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How to Monitor Fiber Optic Networks

By Morgana Siggins

March 5, 2020


Fiber is everywhere. However, many organizations are not completely adapted to properly work with it.

We've been a network monitoring solutions manufacturer for more than 30 years, and we've had many companies reaching out to us after a major outage caused by the lack of fiber fault monitoring. That's why we make sure to alert you that to avoid outages you need to have an early detection plan. With advanced notification of broken links and faults, you'll instantly get the upper hand in preventing outages.

How does fiber fault detection technology work? I'll explain it to you in this article.

You'll learn how to efficiently monitor fiber optic networks, and we'll also walk through the necessary components of a complete fiber fault monitoring system and the benefits of fiber fault management. This way you'll have the knowledge to make the right decisions for your network.

Fiber optic web
Fiber is everywhere - learn how to use it to your advantage

Quick Overview of Fiber Optic Networks

Fiber optic cable provides you with access to your network, which connects you to all of your customers, resources, and systems. This connection provides your customers and/or users with the services you have promised.

It is vital to know all potential problems within your fiber optic network, as your business depends on its productivity.

The data center segments of networks can be considered the "edge" of the overall access network. Almost all optical network access points fall within the range of 40km or below. There are tons of connections, splices, patch-panels, and miles of optical fiber in this area which make it particularly vulnerable to breaks and other potential problems. These potential problems are magnified by a large number of possible failure points in this segment.

Inefficiencies of Traditional OTDR Solutions

Optical Time Domain Reflectometry (OTDR) is the function that monitors your fiber optic cables in order to detect cuts, breaks, or other faults. There are solutions out there that can help monitor for these issues, but they don't have a fast, efficient, and physical layer approach that allows for instantaneous identification, localization, and reporting (via SNMP).

Centralized OTDR systems:

  • Are sophisticated, costly systems that monitor small numbers of optical fibers at any point of time.

  • In effect, consume these fibers and render them unavailable for revenue-generating functions (transferring data) as their only function is for monitoring.

  • Are an extremely inefficient method in the high link density environment at the "edge" of the access network. In the "edge" of network, link distances are relatively short (less than 40km). Requirements of an OTDR to operate in this segment are modest.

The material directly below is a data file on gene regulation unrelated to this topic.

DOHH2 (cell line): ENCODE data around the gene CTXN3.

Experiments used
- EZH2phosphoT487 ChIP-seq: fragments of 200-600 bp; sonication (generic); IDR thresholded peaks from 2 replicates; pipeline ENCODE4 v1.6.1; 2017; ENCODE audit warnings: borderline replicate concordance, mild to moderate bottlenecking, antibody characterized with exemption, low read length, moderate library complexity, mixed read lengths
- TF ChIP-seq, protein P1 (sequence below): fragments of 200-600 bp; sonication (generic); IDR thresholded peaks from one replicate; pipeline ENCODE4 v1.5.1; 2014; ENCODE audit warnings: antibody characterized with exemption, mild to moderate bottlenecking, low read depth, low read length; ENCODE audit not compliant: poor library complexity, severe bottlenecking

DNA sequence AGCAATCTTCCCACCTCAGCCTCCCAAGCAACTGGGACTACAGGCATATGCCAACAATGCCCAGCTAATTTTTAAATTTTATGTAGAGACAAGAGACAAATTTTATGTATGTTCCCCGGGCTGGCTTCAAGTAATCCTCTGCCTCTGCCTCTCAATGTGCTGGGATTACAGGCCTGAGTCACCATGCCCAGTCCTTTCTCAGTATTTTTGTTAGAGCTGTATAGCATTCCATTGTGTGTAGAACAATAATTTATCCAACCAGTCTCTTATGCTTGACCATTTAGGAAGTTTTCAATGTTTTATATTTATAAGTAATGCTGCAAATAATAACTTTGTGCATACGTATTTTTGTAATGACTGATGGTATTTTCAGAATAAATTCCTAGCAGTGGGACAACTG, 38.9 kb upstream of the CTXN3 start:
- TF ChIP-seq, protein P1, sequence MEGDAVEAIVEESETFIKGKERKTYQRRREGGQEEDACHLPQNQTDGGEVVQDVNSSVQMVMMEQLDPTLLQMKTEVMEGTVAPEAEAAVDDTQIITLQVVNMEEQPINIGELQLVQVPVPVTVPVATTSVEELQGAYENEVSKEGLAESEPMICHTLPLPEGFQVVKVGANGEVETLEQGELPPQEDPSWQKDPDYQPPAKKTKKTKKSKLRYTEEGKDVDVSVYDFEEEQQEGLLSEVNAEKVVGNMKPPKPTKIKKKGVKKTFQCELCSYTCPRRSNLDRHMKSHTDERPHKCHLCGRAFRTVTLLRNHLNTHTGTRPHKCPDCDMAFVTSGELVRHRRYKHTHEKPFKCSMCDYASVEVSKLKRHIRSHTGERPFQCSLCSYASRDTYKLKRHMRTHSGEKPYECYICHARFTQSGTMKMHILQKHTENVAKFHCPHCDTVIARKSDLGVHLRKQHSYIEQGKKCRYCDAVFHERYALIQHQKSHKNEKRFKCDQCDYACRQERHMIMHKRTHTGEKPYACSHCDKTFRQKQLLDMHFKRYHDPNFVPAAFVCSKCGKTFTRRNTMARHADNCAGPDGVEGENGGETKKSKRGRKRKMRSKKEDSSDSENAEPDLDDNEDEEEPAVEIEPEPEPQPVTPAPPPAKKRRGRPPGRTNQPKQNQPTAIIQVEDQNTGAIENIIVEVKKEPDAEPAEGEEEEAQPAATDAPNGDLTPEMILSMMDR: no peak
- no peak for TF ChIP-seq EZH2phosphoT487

• Introducing fewer, higher performance (much more expensive) systems might not be as efficient as distributing a large number of performance monitors and their OTDRs throughout the network.

How to Monitor Fiber Optic Networks

To fully monitor and report the status of a fiber optic network, distributed performance monitors need to be placed everywhere. You can achieve close to 100% detection when all links incorporate performance monitoring.

Fault detection within fiber cables is based upon reflected light signals from a fault's origin. Fiber faults and intermittent connections produce optical reflections of varying intensities. The reflection intensity of a fiber break has a known statistical distribution.

Fiber fault graph

As you can see in the graph above, to achieve a 95% detection probability, the detection circuit needs to be better than 51dB. Using this graph and the known normal distribution, it is possible to predict outcomes.

Fiber fault detection graph

The ability to monitor multiple fibers within the same cable trunk can increase the probability of detecting faults as each fiber breaks differently. Optical fiber links may be monitored from one or both sides when a ring network topology is in use. When monitoring both ends, the probability of detection which may be achieved for a fiber break is much improved and is shown in the graph above.

Fundamental Components of a Fiber Fault Monitoring Solution

The logical place to put performance monitoring is in the optical transceivers for fiber cables, which by necessity MUST reside at both ends of every optical link within the access network. With performance monitoring distributed throughout the entire network, the probability of the detection, localization, and reporting (via SNMP) of fiber faults is greatly increased.

  • Transceivers must be of the single fiber, single wavelength (SFSW) category in order to do their jobs as an OTDR. This means that it will both transmit and receive at the same wavelength, which in effect doubles the fiber optic plant capacity.

  • When there is a disruption of the data link detected, the transceiver will turn into "Micro-OTDR" mode and begin emitting optical power pulses in order to detect reflections generated by physical faults in a fiber link.

  • These pulses are greater than +13 dBm, and the transceiver must detect reflections at least down to -42 dBm optical power in order to achieve a dynamic range of 55 dB.

  • A very high pulsed laser diode driver and a specialized threshold receiver that detects the reflections with higher sensitivity than the data receiver are key aspects of a transceiver with OTDR functionality. They combine to make the dynamic 55dB range discussed earlier a possibility.

  • Should use standard SNMP for easy configuration/monitoring. This means it can be easily integrated into existing switch/router equipment with minimal software/firmware upgrades.

  • The solution should be fast, efficient, and at the physical layer.

  • Backward and forward compatibility is necessary for new and legacy systems.

  • The solution should not require specialty equipment. Works with fiber-capable RTUs and SNMP managers.